N2 - Context: Interleukin 6 (IL-6) contributes to bone remodeling in preclinical studies. Clinical trials investigating the role of IL-6 in bone remodeling are limited.Objective: To investigate if IL-6 regulates bone remodeling in humans.Design: Plasma concentrations of the bone resorption marker carboxy-terminal type I collagen crosslinks (CTX) and of the bone formation marker procollagen type 1 N-terminal propeptide (P1NP) were measured during a mixed-meal tolerance test (MMTT) in 3 placebo-controlled human studies.Participants: Five healthy individuals participated in study 1; 52 obese individuals, in study 2; and 10 healthy individuals, in study 3.Interventions: Study 1 was a single-blinded crossover study consisting of a 1-h infusion of saline (placebo) or the IL-6 receptor antibody tocilizumab followed by an exercise bout. Study 2 was a randomized, double-blinded 12-week exercise training intervention study. Participants received infusions of saline or tocilizumab. Study 3 was a randomized, double-blinded, crossover study consisting of 30 min infusion of saline or IL-6.Main outcomes measures: Effect of IL-6 on CTX levels.Results: CTX was significantly (P < 0.01) decreased during MMTTs in all 3 studies. Treatment with tocilizumab did not affect exercise or meal induced changes in plasma CTX or P1NP concentrations acutely (study 1) or after a 12-week treatment period (study 2). Exogenous IL-6 had no effect on CTX or P1NP plasma concentrations (study 3).Conclusions: IL-6 may not regulate bone remodeling in humans.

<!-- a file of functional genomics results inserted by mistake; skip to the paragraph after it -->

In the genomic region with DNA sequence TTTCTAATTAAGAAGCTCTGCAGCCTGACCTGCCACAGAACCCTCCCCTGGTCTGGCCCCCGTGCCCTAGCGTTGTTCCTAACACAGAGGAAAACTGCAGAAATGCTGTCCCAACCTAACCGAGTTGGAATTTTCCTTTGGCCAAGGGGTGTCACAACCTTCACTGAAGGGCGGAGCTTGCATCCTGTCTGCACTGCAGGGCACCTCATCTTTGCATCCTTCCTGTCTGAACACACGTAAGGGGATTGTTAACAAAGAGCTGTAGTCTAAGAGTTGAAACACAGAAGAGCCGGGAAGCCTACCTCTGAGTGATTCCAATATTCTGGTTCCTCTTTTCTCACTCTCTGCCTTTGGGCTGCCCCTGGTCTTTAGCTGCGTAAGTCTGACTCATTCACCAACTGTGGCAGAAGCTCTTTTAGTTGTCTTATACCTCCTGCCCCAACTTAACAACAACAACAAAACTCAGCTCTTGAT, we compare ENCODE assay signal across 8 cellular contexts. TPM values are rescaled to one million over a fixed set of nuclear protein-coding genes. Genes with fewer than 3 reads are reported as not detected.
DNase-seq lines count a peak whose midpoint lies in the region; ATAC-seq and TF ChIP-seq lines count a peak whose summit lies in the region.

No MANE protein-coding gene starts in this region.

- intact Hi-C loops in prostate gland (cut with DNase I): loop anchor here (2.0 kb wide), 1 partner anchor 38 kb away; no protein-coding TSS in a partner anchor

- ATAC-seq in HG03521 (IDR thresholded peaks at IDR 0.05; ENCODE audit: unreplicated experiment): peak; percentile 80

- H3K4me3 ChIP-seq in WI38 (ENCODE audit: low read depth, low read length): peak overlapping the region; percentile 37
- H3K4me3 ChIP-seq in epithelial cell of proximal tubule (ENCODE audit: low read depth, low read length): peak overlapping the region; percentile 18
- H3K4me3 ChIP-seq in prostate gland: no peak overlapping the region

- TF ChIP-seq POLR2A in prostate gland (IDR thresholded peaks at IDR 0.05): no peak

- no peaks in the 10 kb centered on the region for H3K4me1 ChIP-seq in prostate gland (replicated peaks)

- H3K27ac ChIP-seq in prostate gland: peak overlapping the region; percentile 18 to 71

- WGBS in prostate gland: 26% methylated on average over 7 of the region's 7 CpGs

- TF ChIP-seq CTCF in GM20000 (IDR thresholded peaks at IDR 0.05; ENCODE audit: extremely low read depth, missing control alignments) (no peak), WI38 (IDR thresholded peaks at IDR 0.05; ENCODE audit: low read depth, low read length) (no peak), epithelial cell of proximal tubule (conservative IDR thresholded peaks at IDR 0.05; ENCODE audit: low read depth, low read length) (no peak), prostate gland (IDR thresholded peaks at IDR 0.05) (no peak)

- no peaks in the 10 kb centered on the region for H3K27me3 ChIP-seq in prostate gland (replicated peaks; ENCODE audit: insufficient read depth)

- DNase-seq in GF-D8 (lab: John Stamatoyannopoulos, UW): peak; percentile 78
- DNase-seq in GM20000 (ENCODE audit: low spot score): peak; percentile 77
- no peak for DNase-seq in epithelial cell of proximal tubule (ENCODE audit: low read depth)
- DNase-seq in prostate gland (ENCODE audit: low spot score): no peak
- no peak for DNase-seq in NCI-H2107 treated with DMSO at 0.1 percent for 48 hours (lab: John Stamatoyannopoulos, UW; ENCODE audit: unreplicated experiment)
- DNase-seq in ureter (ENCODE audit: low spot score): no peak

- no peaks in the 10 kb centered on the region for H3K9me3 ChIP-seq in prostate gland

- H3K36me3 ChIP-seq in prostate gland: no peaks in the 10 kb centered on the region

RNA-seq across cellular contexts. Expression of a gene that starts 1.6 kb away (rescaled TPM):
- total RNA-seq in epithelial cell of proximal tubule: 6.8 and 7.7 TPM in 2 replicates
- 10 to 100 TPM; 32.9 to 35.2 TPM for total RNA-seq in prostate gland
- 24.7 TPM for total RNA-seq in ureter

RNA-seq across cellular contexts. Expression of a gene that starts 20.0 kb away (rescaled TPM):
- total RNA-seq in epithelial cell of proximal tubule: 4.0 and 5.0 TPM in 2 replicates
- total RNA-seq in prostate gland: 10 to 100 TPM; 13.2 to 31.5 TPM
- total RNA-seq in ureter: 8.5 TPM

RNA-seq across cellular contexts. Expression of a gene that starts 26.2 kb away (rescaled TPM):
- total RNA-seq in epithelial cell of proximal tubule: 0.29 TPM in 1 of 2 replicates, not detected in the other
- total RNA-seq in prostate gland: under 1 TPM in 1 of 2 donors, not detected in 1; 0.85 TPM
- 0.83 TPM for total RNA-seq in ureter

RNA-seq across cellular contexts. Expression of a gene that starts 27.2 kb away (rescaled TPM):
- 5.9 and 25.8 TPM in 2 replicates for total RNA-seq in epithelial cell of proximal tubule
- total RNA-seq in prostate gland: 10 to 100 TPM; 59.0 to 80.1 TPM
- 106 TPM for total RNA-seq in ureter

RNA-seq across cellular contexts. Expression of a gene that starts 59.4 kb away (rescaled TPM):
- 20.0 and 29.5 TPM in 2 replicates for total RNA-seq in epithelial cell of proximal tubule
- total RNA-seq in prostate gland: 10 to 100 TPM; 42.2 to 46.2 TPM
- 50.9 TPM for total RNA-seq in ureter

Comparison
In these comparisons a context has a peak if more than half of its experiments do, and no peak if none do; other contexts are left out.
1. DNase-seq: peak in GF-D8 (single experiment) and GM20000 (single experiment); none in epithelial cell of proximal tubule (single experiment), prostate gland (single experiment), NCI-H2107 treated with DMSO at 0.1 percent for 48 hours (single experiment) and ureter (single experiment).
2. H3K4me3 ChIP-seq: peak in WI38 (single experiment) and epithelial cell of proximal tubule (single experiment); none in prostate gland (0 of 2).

AB - Context: Interleukin 6 (IL-6) contributes to bone remodeling in preclinical studies. Clinical trials investigating the role of IL-6 in bone remodeling are limited.Objective: To investigate if IL-6 regulates bone remodeling in humans.Design: Plasma concentrations of the bone resorption marker carboxy-terminal type I collagen crosslinks (CTX) and of the bone formation marker procollagen type 1 N-terminal propeptide (P1NP) were measured during a mixed-meal tolerance test (MMTT) in 3 placebo-controlled human studies.Participants: Five healthy individuals participated in study 1; 52 obese individuals, in study 2; and 10 healthy individuals, in study 3.Interventions: Study 1 was a single-blinded crossover study consisting of a 1-h infusion of saline (placebo) or the IL-6 receptor antibody tocilizumab followed by an exercise bout. Study 2 was a randomized, double-blinded 12-week exercise training intervention study. Participants received infusions of saline or tocilizumab. Study 3 was a randomized, double-blinded, crossover study consisting of 30 min infusion of saline or IL-6.Main outcomes measures: Effect of IL-6 on CTX levels.Results: CTX was significantly (P < 0.01) decreased during MMTTs in all 3 studies. Treatment with tocilizumab did not affect exercise or meal induced changes in plasma CTX or P1NP concentrations acutely (study 1) or after a 12-week treatment period (study 2). Exogenous IL-6 had no effect on CTX or P1NP plasma concentrations (study 3).Conclusions: IL-6 may not regulate bone remodeling in humans.

KW - Bone formation

KW - Bone resorption

KW - Interleukin-6

UR - http://www.scopus.com/inward/record.url?scp=85096485167&partnerID=8YFLogxK

U2 - 10.1210/jendso/bvaa093

DO - 10.1210/jendso/bvaa093

M3 - Journal article

C2 - 32793846

VL - 4

JO - Journal of the Endocrine Society

JF - Journal of the Endocrine Society

SN - 2472-1972

IS - 9

M1 - bvaa093

ER -

ID: 60694015